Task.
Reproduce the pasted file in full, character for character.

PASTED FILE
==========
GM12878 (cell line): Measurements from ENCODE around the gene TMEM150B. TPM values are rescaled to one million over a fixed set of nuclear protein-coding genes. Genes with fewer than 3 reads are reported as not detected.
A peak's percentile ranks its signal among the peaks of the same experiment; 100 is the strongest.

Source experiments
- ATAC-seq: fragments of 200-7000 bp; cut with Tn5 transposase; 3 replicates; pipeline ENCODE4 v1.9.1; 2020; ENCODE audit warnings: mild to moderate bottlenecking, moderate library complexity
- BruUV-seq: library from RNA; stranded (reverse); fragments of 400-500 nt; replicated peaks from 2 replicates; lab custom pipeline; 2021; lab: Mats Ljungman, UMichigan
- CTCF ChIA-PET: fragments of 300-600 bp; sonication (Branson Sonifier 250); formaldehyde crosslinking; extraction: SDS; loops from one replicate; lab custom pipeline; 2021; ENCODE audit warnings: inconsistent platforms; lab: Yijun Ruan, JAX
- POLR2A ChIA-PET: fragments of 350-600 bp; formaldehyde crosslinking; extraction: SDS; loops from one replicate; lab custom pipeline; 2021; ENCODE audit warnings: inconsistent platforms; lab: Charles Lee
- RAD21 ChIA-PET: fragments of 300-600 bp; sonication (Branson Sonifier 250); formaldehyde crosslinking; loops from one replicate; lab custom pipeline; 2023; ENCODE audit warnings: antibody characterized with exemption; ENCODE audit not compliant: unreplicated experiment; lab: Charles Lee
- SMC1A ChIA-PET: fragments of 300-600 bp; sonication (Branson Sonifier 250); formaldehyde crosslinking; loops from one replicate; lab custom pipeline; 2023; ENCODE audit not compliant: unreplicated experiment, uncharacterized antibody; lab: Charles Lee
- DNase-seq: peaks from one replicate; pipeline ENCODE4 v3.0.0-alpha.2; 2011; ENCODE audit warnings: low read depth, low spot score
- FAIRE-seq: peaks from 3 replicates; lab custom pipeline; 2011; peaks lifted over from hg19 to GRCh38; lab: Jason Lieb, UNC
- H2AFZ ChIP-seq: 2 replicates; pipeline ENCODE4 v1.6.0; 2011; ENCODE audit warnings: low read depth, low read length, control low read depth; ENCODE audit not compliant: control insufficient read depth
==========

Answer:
GM12878 (cell line): Measurements from ENCODE around the gene TMEM150B. TPM values are rescaled to one million over a fixed set of nuclear protein-coding genes. Genes with fewer than 3 reads are reported as not detected.
A peak's percentile ranks its signal among the peaks of the same experiment; 100 is the strongest.

Source experiments
- ATAC-seq: fragments of 200-7000 bp; cut with Tn5 transposase; 3 replicates; pipeline ENCODE4 v1.9.1; 2020; ENCODE audit warnings: mild to moderate bottlenecking, moderate library complexity
- BruUV-seq: library from RNA; stranded (reverse); fragments of 400-500 nt; replicated peaks from 2 replicates; lab custom pipeline; 2021; lab: Mats Ljungman, UMichigan
- CTCF ChIA-PET: fragments of 300-600 bp; sonication (Branson Sonifier 250); formaldehyde crosslinking; extraction: SDS; loops from one replicate; lab custom pipeline; 2021; ENCODE audit warnings: inconsistent platforms; lab: Yijun Ruan, JAX
- POLR2A ChIA-PET: fragments of 350-600 bp; formaldehyde crosslinking; extraction: SDS; loops from one replicate; lab custom pipeline; 2021; ENCODE audit warnings: inconsistent platforms; lab: Charles Lee
- RAD21 ChIA-PET: fragments of 300-600 bp; sonication (Branson Sonifier 250); formaldehyde crosslinking; loops from one replicate; lab custom pipeline; 2023; ENCODE audit warnings: antibody characterized with exemption; ENCODE audit not compliant: unreplicated experiment; lab: Charles Lee
- SMC1A ChIA-PET: fragments of 300-600 bp; sonication (Branson Sonifier 250); formaldehyde crosslinking; loops from one replicate; lab custom pipeline; 2023; ENCODE audit not compliant: unreplicated experiment, uncharacterized antibody; lab: Charles Lee
- DNase-seq: peaks from one replicate; pipeline ENCODE4 v3.0.0-alpha.2; 2011; ENCODE audit warnings: low read depth, low spot score
- FAIRE-seq: peaks from 3 replicates; lab custom pipeline; 2011; peaks lifted over from hg19 to GRCh38; lab: Jason Lieb, UNC
- H2AFZ ChIP-seq: 2 replicates; pipeline ENCODE4 v1.6.0; 2011; ENCODE audit warnings: low read depth, low read length, control low read depth; ENCODE audit not compliant: control insufficient read depth